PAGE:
Jose Aldo delivered a none-too-subtle reminder Saturday that despite three recent losses, he remains one of the elite fighters in the world.
Aldo had lost three of his last four, including his last two, and was given up for dead by many. But in a toe-to-toe slugfest Saturday with Jeremy Stephens at the Saddledome in Calgary, Aldo delivered a reminder of his historic championship run atop the UFC’s featherweight division from 2010 through 2015, stopping Stephens with a pair of pulverizing body shots at 4:19 of the first round.
It was vintage Aldo exchanging concussive punches with Stephens for the first four minutes before catching Stephens with a pair of shots to the body. Aldo landed a right and followed with a left hook he turned into, and Stephens turned, winced and fell to the canvas in a fetal position.
Aldo joined Zuffa, the company that owns the UFC, and fought for its World Extreme Cagefighting company because the UFC didn’t have featherweights. He won his first 15 fights in the WEC and UFC, and was rarely challenged.
In his last three, he was knocked out at UFC 194 in just 13 seconds by Conor McGregor on Dec. 12, 2015. He scored a five-round decision over Frankie Edgar at UFC 200, then lost a pair of championship fights, at UFC 212 and UFC 218, to Max Holloway.
Stephens entered the fight on a roll, having won three in a row, and believing he’d finish Aldo to make a statement and earn a title shot.
“Conor took his head, Max took his heart and I’m going to take his soul,” Stephens told Yahoo Sports before the fight. “Look at his face: It’s drooping. He’s been in a lot of wars. He’s been in a lot of fights. He’s got a lot of damage [from fights] but not only that, it’s also from the training camps that he’s had. I’ll get my chance to expose him and I’ll do exactly what I said.”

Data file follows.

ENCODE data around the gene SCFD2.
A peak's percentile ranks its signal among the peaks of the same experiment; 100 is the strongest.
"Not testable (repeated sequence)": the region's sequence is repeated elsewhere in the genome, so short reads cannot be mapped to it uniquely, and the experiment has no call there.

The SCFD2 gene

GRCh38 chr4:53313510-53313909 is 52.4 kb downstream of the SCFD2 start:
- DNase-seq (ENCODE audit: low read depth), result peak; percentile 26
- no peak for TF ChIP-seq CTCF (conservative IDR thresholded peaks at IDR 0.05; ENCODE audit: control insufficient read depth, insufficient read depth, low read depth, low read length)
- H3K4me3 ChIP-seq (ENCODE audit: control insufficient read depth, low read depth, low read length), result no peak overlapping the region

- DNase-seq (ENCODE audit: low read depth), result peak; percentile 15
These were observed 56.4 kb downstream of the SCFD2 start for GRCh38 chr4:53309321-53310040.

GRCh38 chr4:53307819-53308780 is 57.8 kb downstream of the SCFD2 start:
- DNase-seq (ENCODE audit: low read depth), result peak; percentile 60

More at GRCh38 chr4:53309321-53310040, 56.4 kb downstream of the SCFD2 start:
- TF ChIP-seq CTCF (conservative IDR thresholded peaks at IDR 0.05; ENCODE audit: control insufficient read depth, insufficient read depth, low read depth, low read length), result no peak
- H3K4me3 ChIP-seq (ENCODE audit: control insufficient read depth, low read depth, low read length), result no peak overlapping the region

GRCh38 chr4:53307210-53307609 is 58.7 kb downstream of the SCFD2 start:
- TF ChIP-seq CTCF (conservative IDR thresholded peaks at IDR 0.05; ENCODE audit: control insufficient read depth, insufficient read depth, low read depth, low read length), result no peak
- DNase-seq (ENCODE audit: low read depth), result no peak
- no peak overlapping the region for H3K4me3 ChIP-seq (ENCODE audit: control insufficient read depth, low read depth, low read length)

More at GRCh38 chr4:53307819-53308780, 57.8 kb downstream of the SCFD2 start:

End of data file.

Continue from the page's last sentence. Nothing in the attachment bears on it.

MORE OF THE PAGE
It wasn’t to be, though. Aldo didn’t look diminished a bit, and survived a brief moment of concern midway through the round when Stephens landed a pair of uppercuts that rocked him.
He’s been fighting since 2004 and the poise and patience he’s gained in those 14 years paid off. He slipped out of danger and went back to firing big shots at Stephens. It was the body shots, however, that did Stephens in.
Stephens wasn’t happy with the finish, but he was clearly in trouble and Aldo was in a dominant position.
It was reminiscent of his heyday, when he made nine consecutive successful defenses of his WEC/UFC featherweight crown. He alluded to that in the cage following the win.
“The champion is back,” Aldo said.
He has plenty of work yet to do, but on this night, at least, it was vintage Aldo. And that was not only more than enough to beat Stephens, it is likely enough to beat just about everyone at featherweight.
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